Illustrative examples of at least one incontrovertible example of a BSh climate by both the 0°C cold-month isotherm and the 18°C average annual temperature, a BSk climate by both criteria, and a climate that has a cold-moth isotherm above 0°C or an average annual temperature under 18°C. For large cities in or near the United States I would pick Albuquerque for the first, Denver for the second, and San Diego (Tijuana would also do very well) for the third -- with the qualification that those cities are in mountainous areas in which there are non-arid microclimates. Of course one might have alternatives elsewhere, as in the Sahel for an unambiguous BSh climate, some place in or near central Asia for the BSk climate, and somewhere on the coast of Morocco for a climate ambiguous as BSh or BSk. Maybe there could be one for a place south of the equator.Pbrower2a (talk) 03:58, 20 October 2014 (UTC)

The map is wrong[edit]

Koppen World Map BSh BSk.png
  • Murcia, Almería and Alicante don't have a cold semi-arid climate (Bsk), but a hot semi-arid climate with Mediterranean influence (Bsh ~ Csa).
  • Bs does not occur in coastal areas: from Catalonia to right down to the Montgó Massif, in the Marina Alta (Valencia). Most of the Spanish Mediterranean coast has a proper hot summer Mediterranean climate Csa (excepting from Central Alicante to Almería, Cabo de Gata, and fewer areas in Castellón and Tarragona where Bsh with Csa features can be found).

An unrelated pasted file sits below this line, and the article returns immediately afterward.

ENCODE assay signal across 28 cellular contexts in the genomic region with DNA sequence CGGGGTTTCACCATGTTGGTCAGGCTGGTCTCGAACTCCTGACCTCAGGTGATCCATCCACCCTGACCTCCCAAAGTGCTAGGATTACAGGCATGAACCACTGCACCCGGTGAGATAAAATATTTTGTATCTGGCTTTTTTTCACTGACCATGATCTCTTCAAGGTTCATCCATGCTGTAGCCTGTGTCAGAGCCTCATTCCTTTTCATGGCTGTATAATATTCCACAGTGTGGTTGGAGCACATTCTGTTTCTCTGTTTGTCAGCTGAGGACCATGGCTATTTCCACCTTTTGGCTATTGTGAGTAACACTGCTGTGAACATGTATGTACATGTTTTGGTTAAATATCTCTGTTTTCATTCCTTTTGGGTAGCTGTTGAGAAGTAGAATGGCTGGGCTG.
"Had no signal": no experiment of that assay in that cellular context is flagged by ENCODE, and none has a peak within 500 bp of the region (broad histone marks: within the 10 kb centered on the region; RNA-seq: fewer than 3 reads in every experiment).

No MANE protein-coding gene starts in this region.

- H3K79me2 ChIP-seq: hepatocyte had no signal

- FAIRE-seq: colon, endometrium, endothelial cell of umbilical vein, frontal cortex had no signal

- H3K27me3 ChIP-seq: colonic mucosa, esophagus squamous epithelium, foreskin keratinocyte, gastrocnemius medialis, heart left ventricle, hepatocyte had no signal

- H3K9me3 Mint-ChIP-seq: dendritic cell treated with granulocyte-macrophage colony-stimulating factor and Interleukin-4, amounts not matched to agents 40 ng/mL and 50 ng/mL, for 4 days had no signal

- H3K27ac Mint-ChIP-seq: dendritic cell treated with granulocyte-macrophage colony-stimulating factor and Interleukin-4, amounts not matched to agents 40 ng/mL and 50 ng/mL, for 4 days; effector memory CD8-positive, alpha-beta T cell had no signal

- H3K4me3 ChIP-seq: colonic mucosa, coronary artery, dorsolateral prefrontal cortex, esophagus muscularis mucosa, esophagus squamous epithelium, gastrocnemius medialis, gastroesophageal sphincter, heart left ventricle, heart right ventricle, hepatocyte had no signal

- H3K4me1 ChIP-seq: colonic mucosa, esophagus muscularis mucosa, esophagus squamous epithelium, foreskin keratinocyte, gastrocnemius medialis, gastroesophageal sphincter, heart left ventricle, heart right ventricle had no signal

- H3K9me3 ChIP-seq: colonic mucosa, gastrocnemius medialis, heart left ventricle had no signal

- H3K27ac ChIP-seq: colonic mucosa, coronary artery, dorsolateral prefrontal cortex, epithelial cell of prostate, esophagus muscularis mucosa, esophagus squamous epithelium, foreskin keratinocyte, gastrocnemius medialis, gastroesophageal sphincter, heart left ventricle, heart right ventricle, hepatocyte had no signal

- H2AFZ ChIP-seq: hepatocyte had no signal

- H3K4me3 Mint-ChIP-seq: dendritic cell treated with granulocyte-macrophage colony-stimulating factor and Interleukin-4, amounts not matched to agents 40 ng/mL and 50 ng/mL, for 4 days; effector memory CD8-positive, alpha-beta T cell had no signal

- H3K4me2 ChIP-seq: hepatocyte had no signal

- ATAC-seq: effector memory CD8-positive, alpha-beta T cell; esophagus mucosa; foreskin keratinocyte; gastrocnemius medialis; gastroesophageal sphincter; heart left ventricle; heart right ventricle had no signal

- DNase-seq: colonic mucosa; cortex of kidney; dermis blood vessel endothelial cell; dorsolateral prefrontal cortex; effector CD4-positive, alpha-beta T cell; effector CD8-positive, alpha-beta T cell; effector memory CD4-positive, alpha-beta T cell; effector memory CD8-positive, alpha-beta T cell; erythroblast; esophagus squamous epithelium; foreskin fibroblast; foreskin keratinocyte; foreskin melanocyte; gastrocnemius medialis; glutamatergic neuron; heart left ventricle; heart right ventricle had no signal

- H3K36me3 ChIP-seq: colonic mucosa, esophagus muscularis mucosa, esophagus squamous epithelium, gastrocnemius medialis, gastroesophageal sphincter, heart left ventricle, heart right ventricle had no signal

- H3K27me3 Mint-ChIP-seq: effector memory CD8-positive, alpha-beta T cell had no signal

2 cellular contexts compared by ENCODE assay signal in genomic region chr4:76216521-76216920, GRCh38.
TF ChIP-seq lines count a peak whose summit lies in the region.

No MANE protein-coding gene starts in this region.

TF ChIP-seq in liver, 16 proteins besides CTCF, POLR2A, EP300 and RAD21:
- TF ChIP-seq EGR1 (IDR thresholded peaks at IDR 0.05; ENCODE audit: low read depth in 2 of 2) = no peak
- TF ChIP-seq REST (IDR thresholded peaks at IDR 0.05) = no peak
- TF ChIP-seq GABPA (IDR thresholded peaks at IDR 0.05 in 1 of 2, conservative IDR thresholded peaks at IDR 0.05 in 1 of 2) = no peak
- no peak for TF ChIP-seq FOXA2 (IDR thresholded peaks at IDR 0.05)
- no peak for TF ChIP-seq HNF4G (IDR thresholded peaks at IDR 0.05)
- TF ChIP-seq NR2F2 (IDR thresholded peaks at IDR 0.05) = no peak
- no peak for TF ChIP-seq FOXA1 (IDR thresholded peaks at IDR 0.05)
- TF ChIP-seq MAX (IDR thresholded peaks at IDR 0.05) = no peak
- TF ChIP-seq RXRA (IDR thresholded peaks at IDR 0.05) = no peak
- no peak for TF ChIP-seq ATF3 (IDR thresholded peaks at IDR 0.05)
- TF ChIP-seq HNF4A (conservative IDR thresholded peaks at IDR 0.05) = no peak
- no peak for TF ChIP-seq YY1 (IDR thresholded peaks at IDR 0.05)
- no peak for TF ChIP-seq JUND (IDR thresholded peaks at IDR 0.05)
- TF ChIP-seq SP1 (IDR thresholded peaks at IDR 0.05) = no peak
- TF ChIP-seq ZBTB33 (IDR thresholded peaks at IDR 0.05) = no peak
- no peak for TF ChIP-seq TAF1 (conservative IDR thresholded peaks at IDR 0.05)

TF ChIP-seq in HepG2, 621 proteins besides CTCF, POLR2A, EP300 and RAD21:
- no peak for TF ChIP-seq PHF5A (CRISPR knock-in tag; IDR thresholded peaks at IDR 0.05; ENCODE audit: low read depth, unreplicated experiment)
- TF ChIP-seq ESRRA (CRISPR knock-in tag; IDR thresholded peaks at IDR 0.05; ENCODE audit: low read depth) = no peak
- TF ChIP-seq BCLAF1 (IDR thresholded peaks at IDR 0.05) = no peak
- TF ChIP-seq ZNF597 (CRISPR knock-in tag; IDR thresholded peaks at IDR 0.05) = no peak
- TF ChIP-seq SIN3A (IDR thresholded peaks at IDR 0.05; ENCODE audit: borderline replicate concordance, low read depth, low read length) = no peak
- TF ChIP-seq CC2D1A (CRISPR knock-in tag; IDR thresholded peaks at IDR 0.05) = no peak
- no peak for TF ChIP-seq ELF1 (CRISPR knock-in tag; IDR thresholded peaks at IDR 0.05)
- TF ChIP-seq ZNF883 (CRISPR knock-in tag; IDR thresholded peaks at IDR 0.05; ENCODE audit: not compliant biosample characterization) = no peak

• Bsk ONLY occurs in inland areas adjacents to Bsh (e.g. Albacete, inland Valencia: Morella, Central and Southern Aragon: Teruel -excepting the Ebro Valley). Obviously, these inland areas are at a higher elevation, and there is much less influence from the Mediterranean sea.
  • Outside continental Spain, Bsh can be found in the Eastern Canary Islands (Lanzarote and Fuerteventura).

Murcia (varying classification: Bsh ~ Csa)[edit]

Climate data for Murcia-Alcantarilla
Month Jan Feb Mar Apr May Jun Jul Aug Sep Oct Nov Dec Year
Average high °C (°F) 16.4
Daily mean °C (°F) 10.1
Average low °C (°F) 3.9
Average precipitation cm (inches) 2.5
Average precipitation days 3 3 3 4 4 2 1 1 2 4 4 4 35
Source: Agencia Estatal de Meteorología[1]